Phoebe Boswell’s exhibition “Here” powerfully explores alternative ways to engage in the present and formulate new dreams for the future.
After months of Covid-19 related disruption, Phoebe Boswell’s long-awaited exhibition “Here” opened at the New Art Exchange in Nottingham in May. The show weaves together a wide range of investigations into subjecthood, womanhood, representation, and migration. These are recurring social themes in Boswell’s multimedia practice. But with “Here”, they have been masterfully deployed through drawings, animations, and installations to vibrate to the rhythms of sensory-stimulating soundscapes. Moving through the four rooms of the show feels like riding a wave. The exhibition is at times enthralling and awash in emotions. At other times, it takes a quieter tone leaving us to contemplate the harsh realities of the present and the possibilities that lay ahead. If only we wielded language differently, if only we took the time to see, if only we mobilised our bodies in new ways.
“I am a citizen. It’s time for new dreams.” This declaration appears briefly on a screen when a sitter’s filmed portrait is complete. After that, these words make space for a new face, a new portrait-in-progress, and a new statement by a different sitter in a looping video installed on eight screens. Thirty-one portraits on paper are displayed on the opposite wall to complete the video installation. They are titled “I am”. Though simple in appearance, “I am” is vibrantly animated with progressive ideas of self-definition and a collaborative process between the artist and sitters. The curatorial team has deftly harnessed these ideas to shape the visitors’ experience with a participatory wall where one can complete the sentence “I am”.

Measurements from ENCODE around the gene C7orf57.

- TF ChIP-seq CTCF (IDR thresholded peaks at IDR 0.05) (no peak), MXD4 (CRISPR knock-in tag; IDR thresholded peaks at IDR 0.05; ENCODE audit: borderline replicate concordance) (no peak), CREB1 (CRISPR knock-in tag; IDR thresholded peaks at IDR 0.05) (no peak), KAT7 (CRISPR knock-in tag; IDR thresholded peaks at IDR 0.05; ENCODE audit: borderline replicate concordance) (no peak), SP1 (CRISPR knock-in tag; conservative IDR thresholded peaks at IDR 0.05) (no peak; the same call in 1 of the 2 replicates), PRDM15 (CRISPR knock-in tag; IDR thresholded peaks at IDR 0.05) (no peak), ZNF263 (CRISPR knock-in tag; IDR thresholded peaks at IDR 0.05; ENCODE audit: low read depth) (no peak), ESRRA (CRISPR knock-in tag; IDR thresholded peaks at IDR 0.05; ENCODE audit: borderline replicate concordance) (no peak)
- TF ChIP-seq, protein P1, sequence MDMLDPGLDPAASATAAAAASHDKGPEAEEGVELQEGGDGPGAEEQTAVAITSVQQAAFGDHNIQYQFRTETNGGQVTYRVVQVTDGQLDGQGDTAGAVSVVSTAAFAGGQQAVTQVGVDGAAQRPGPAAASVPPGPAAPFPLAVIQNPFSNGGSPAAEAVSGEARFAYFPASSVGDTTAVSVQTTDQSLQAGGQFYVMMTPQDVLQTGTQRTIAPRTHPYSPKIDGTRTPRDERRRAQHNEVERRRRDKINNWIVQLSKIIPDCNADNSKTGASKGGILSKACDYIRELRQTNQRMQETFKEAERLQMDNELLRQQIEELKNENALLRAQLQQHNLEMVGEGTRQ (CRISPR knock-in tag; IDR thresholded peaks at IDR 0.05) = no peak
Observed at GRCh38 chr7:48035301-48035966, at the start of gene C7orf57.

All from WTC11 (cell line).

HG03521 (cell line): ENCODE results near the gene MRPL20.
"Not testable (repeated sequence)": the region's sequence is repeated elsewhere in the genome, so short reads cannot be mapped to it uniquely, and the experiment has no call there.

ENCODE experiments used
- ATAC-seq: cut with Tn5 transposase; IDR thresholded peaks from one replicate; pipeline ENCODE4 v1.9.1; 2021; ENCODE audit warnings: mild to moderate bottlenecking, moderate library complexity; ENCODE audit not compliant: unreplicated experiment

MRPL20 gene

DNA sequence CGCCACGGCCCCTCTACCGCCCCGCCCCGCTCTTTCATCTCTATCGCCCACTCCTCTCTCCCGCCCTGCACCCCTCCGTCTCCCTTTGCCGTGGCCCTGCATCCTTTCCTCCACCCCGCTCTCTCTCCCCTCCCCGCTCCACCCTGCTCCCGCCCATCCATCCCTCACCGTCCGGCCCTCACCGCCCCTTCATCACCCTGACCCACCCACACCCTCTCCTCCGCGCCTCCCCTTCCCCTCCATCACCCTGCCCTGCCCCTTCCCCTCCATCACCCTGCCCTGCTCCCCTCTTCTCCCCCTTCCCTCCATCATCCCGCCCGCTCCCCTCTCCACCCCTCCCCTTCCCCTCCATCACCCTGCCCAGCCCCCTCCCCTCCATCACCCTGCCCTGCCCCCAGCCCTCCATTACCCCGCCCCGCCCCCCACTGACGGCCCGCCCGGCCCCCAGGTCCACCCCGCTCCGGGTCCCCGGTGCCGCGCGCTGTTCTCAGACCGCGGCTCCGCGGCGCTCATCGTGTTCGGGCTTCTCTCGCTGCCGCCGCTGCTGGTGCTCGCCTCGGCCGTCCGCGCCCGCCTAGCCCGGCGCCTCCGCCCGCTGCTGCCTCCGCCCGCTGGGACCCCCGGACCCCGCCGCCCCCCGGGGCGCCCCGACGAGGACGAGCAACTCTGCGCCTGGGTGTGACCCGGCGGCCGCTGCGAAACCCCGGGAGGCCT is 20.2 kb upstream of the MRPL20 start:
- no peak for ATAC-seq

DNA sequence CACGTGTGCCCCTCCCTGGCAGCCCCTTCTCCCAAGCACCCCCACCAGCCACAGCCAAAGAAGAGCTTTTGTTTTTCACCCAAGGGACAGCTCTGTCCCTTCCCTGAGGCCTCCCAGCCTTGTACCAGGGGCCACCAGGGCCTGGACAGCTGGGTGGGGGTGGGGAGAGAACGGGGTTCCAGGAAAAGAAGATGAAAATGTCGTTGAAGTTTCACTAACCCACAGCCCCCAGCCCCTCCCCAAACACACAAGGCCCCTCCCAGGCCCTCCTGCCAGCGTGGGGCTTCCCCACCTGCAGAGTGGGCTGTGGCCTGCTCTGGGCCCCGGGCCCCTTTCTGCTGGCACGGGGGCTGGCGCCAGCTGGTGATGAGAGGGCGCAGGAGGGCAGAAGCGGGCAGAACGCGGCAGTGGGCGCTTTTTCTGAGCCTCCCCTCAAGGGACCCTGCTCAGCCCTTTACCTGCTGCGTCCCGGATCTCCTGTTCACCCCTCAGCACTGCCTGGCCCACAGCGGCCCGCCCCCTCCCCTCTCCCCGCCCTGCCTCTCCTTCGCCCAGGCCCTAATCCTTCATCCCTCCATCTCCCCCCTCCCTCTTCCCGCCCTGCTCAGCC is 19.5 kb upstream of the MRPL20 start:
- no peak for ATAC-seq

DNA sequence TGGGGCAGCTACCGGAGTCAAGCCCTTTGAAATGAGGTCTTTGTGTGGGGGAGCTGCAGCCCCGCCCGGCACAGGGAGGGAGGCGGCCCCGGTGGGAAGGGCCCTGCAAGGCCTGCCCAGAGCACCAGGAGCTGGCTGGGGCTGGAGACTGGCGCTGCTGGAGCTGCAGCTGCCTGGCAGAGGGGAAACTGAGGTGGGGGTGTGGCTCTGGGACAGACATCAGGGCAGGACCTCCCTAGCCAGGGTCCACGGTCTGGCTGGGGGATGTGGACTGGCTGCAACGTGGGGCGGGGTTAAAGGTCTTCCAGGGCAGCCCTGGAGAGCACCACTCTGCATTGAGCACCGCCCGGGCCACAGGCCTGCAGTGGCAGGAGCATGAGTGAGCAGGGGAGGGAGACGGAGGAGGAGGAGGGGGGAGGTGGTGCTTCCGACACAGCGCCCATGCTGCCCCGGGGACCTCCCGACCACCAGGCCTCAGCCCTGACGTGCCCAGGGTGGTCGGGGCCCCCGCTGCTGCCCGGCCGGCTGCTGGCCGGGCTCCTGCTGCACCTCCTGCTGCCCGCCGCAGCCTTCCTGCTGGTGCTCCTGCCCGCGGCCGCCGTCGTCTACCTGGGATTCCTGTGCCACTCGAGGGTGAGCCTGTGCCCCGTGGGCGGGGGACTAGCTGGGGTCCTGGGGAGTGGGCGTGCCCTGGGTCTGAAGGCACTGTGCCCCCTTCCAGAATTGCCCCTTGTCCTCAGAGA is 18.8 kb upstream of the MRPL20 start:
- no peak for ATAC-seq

“I am a survivor”, “I am hungry.” These pronouncements resonate like an indictment of the neo-liberal system, whose limitations have been exposed by the pandemic. Other statements such as “I am spirit”, “I am intrigued” read like a rebuke of the hyper rationalist vision of the word that traces its roots to the French philosopher René Descartes’ famous assertion, “I think therefore I am.” It was, he wrote at the time, the only belief one could be sure of. Away from rigid certainties, these contemporary formulations of “I am” scribbled on the wall open tiny windows onto other belief systems, alternative ways of being in the world, filling the crimson space with feelings of expanded possibilities.
The mood in the second space offsets the lingering haunting feeling from the first gallery. The show opens with “Transit Terminal” (2014-2020), staggering representations of twelve women, men, and children drawn in charcoal on the back of coffin-looking rectangular wooden boxes. Whilst airports are usually flooded with light and buzzing with constant movements, Boswell’s terminal is immersed in darkness and frozen in time. The emotive installation reminded me of Warsan Shire’s poem “Home” and this particular verse: